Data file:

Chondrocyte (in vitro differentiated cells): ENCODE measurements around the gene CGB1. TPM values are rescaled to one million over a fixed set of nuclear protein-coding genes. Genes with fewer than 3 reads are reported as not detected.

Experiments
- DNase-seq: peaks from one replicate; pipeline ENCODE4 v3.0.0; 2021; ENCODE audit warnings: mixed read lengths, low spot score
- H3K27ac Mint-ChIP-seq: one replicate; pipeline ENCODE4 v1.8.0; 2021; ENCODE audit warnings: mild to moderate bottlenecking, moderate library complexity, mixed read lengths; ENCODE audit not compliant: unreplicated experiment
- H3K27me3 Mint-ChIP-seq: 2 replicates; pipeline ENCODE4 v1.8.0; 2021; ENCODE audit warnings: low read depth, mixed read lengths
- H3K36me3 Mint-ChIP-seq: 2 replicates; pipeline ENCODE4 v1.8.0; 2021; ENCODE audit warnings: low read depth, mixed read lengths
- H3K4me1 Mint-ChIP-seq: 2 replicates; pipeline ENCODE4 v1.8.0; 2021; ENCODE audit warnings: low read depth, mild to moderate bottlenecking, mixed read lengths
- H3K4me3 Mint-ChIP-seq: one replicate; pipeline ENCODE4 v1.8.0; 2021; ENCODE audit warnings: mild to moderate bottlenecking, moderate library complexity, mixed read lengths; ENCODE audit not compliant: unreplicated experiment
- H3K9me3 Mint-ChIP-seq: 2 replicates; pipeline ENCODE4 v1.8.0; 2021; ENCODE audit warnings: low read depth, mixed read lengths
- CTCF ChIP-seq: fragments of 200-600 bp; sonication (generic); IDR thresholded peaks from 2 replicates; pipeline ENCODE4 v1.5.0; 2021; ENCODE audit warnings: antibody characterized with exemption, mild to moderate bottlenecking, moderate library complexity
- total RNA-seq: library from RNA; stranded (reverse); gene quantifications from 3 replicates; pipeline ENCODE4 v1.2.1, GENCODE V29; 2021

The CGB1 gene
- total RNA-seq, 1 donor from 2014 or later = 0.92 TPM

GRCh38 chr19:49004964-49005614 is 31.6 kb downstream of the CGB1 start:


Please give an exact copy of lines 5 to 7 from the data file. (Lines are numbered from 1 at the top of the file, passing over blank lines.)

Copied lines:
- H3K27me3 Mint-ChIP-seq: 2 replicates; pipeline ENCODE4 v1.8.0; 2021; ENCODE audit warnings: low read depth, mixed read lengths
- H3K36me3 Mint-ChIP-seq: 2 replicates; pipeline ENCODE4 v1.8.0; 2021; ENCODE audit warnings: low read depth, mixed read lengths
- H3K4me1 Mint-ChIP-seq: 2 replicates; pipeline ENCODE4 v1.8.0; 2021; ENCODE audit warnings: low read depth, mild to moderate bottlenecking, mixed read lengths